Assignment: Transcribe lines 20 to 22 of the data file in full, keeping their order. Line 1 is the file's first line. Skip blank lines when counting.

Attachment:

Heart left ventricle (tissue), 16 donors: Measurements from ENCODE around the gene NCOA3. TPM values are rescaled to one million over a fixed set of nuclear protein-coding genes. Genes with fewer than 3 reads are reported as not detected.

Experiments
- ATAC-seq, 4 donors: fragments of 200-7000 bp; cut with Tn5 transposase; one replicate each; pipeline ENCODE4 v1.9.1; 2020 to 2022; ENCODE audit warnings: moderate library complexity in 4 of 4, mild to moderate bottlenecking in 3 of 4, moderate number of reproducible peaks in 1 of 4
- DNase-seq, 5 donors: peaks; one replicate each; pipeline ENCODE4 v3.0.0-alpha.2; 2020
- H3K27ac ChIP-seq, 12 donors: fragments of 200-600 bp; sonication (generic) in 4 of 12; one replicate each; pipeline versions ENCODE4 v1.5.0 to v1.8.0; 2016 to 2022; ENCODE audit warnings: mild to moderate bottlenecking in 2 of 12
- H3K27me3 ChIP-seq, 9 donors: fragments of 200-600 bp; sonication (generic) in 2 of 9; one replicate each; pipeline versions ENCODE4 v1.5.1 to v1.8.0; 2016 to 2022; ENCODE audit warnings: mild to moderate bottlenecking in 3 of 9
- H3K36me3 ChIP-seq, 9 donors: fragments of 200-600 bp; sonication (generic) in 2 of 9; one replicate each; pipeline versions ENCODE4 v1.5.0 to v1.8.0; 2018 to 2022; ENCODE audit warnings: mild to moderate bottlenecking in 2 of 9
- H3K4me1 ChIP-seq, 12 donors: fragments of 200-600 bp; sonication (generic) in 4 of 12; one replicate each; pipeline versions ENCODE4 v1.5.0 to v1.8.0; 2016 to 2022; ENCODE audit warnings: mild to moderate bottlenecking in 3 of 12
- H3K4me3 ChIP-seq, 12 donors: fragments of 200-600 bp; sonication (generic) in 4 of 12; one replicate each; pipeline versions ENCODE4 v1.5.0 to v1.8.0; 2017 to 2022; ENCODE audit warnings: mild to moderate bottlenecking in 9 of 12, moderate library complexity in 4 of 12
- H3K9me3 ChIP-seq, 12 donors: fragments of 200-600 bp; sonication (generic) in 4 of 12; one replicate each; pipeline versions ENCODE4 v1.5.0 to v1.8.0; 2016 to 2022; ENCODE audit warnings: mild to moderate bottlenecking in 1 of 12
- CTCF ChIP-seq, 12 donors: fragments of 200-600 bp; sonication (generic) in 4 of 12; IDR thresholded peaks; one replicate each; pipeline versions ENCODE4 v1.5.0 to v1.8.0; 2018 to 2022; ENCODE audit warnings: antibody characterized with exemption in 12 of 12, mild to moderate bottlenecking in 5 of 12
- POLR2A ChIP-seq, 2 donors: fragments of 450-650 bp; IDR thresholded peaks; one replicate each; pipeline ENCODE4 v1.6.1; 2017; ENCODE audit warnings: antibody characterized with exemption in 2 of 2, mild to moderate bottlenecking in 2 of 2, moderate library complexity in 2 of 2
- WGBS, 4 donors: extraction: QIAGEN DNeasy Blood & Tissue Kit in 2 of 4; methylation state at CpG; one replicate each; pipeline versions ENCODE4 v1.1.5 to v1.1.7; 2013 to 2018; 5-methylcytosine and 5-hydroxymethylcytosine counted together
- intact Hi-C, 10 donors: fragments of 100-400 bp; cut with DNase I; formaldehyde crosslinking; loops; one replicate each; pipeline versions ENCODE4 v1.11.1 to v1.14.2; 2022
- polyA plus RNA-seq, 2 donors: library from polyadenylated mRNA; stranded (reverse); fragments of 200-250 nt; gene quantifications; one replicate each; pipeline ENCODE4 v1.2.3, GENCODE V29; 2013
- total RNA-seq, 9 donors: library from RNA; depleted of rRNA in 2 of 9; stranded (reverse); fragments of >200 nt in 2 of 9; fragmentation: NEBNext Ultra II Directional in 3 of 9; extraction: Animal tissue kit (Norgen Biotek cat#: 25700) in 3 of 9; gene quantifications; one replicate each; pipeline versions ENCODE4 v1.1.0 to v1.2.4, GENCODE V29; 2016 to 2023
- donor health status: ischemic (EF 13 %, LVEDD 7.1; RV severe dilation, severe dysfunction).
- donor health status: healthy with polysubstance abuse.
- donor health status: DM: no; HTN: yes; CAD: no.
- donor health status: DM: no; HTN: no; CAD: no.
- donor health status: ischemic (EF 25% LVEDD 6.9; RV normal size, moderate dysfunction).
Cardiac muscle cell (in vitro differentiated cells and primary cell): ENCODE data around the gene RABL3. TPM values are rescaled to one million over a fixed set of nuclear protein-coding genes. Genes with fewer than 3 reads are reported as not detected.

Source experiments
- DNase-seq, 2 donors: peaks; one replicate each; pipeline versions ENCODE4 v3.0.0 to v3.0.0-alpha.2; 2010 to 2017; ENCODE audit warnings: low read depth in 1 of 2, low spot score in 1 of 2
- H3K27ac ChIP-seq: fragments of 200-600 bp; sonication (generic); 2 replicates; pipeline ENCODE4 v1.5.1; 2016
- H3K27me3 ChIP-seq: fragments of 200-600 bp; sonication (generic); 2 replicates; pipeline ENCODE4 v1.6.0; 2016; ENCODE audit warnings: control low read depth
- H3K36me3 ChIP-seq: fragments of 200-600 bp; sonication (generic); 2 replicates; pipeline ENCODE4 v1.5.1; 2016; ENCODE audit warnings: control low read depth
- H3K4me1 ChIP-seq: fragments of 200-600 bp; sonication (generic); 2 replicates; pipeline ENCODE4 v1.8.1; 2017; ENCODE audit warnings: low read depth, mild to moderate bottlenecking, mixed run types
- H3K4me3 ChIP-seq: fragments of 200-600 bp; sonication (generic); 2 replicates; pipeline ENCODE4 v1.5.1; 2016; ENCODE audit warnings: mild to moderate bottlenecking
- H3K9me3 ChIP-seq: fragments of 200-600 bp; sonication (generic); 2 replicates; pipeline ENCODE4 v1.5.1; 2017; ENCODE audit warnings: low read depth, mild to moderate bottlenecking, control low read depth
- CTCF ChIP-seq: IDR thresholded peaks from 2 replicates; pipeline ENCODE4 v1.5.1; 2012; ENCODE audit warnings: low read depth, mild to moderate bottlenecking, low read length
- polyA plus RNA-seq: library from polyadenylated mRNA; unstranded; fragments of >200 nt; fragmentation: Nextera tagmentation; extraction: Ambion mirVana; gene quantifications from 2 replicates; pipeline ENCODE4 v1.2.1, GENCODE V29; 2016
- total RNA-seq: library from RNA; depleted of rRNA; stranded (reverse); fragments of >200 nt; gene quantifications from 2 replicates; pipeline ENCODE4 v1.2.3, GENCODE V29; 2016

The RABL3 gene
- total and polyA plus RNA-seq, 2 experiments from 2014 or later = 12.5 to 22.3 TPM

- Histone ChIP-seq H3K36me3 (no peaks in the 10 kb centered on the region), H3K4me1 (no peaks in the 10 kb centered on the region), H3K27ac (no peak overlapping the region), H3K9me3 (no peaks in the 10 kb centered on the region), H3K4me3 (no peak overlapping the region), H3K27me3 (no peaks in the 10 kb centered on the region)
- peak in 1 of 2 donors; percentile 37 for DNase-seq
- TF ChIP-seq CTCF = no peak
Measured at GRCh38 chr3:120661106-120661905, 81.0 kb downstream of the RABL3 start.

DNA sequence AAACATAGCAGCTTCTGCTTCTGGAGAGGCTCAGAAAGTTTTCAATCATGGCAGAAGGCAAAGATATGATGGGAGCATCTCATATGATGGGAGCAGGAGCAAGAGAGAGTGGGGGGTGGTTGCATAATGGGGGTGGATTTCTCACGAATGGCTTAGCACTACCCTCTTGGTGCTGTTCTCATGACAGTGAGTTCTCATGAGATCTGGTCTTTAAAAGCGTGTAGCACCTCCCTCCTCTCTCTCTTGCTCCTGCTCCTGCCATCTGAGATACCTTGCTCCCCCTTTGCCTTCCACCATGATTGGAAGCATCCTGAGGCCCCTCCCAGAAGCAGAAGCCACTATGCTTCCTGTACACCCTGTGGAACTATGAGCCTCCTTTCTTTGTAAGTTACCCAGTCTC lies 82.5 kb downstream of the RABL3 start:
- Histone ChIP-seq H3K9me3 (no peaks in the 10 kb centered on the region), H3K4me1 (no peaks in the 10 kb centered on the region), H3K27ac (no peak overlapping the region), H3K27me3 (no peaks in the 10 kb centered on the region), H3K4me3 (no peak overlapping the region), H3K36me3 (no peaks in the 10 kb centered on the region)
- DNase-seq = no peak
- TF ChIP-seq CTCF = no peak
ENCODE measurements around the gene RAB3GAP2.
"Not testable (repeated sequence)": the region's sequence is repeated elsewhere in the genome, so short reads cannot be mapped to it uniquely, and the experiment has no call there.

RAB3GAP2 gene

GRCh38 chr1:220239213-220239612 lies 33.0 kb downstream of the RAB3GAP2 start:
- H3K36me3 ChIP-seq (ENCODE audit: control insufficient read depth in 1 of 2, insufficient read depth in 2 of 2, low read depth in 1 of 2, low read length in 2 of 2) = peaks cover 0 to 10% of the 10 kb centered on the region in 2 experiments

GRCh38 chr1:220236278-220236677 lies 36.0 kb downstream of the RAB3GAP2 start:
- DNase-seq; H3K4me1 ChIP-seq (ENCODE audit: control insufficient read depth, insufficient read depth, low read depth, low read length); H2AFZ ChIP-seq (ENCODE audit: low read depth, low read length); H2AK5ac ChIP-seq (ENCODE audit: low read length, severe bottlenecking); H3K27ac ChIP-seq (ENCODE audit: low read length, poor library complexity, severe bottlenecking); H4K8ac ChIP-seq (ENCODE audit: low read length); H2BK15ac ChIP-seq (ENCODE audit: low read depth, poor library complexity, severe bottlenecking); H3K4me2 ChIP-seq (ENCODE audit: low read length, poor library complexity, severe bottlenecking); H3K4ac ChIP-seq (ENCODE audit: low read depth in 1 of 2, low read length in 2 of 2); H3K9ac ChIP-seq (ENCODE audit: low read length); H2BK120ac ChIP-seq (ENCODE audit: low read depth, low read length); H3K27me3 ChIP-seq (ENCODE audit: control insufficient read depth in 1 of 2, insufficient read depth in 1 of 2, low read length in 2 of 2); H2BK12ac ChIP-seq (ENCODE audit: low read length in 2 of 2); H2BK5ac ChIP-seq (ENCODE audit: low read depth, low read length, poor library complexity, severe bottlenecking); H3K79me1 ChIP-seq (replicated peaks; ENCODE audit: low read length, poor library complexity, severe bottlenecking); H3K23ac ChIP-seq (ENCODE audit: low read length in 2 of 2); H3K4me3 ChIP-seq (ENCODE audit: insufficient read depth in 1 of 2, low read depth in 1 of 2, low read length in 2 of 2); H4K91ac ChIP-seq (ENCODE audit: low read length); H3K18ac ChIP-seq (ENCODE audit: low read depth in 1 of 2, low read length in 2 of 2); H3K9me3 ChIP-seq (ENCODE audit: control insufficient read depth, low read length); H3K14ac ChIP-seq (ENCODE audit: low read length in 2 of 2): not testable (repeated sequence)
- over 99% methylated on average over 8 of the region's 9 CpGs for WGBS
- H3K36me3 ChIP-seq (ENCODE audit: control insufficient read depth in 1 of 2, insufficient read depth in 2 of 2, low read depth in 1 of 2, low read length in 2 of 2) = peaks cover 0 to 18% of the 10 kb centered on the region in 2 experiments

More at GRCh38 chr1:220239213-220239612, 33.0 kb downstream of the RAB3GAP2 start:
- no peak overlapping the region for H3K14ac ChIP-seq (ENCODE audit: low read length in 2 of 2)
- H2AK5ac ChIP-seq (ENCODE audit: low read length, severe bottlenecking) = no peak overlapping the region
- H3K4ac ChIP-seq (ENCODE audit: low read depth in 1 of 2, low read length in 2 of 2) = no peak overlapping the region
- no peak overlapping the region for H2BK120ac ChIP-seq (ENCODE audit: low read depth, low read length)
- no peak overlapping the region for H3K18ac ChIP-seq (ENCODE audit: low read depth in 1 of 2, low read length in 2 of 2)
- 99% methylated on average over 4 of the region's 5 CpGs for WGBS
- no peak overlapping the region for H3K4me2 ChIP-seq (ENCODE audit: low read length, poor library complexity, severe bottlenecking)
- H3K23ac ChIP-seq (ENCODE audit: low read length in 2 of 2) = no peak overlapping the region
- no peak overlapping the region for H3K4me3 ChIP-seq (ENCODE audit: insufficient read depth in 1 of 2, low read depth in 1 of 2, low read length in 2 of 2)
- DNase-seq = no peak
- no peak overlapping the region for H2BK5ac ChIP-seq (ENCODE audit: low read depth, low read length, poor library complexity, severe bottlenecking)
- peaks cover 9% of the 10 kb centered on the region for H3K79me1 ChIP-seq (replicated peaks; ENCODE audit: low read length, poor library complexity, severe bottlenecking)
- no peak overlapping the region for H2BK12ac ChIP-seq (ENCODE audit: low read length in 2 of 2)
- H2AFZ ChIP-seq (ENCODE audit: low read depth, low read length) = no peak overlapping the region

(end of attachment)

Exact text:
- donor health status: DM: no; HTN: no; CAD: no.
- donor health status: ischemic (EF 25% LVEDD 6.9; RV normal size, moderate dysfunction).
Cardiac muscle cell (in vitro differentiated cells and primary cell): ENCODE data around the gene RABL3. TPM values are rescaled to one million over a fixed set of nuclear protein-coding genes. Genes with fewer than 3 reads are reported as not detected.